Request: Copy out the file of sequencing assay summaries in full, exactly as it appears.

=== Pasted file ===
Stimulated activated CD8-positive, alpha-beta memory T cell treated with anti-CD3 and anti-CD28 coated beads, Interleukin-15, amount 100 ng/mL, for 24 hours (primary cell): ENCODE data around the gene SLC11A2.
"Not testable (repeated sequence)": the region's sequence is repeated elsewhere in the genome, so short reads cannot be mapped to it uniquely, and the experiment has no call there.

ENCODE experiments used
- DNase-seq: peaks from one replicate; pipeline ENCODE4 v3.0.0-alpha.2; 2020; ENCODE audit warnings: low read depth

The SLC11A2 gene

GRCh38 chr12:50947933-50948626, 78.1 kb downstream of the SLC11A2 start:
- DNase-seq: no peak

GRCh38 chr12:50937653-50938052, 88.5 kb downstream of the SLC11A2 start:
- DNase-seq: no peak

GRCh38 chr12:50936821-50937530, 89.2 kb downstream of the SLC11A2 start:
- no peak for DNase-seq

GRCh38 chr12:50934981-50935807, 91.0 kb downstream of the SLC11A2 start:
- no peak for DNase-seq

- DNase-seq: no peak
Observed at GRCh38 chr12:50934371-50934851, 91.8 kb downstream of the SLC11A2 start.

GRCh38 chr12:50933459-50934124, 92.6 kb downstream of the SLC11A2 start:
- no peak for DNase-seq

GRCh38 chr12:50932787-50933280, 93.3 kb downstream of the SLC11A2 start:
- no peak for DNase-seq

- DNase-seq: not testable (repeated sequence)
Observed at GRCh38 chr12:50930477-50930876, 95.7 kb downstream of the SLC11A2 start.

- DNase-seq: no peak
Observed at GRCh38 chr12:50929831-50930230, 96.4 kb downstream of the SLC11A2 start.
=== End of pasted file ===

Stimulated activated CD8-positive, alpha-beta memory T cell treated with anti-CD3 and anti-CD28 coated beads, Interleukin-15, amount 100 ng/mL, for 24 hours (primary cell): ENCODE data around the gene SLC11A2.
"Not testable (repeated sequence)": the region's sequence is repeated elsewhere in the genome, so short reads cannot be mapped to it uniquely, and the experiment has no call there.

ENCODE experiments used
- DNase-seq: peaks from one replicate; pipeline ENCODE4 v3.0.0-alpha.2; 2020; ENCODE audit warnings: low read depth

The SLC11A2 gene

GRCh38 chr12:50947933-50948626, 78.1 kb downstream of the SLC11A2 start:
- DNase-seq: no peak

GRCh38 chr12:50937653-50938052, 88.5 kb downstream of the SLC11A2 start:
- DNase-seq: no peak

GRCh38 chr12:50936821-50937530, 89.2 kb downstream of the SLC11A2 start:
- no peak for DNase-seq

GRCh38 chr12:50934981-50935807, 91.0 kb downstream of the SLC11A2 start:
- no peak for DNase-seq

- DNase-seq: no peak
Observed at GRCh38 chr12:50934371-50934851, 91.8 kb downstream of the SLC11A2 start.

GRCh38 chr12:50933459-50934124, 92.6 kb downstream of the SLC11A2 start:
- no peak for DNase-seq

GRCh38 chr12:50932787-50933280, 93.3 kb downstream of the SLC11A2 start:
- no peak for DNase-seq

- DNase-seq: not testable (repeated sequence)
Observed at GRCh38 chr12:50930477-50930876, 95.7 kb downstream of the SLC11A2 start.

- DNase-seq: no peak
Observed at GRCh38 chr12:50929831-50930230, 96.4 kb downstream of the SLC11A2 start.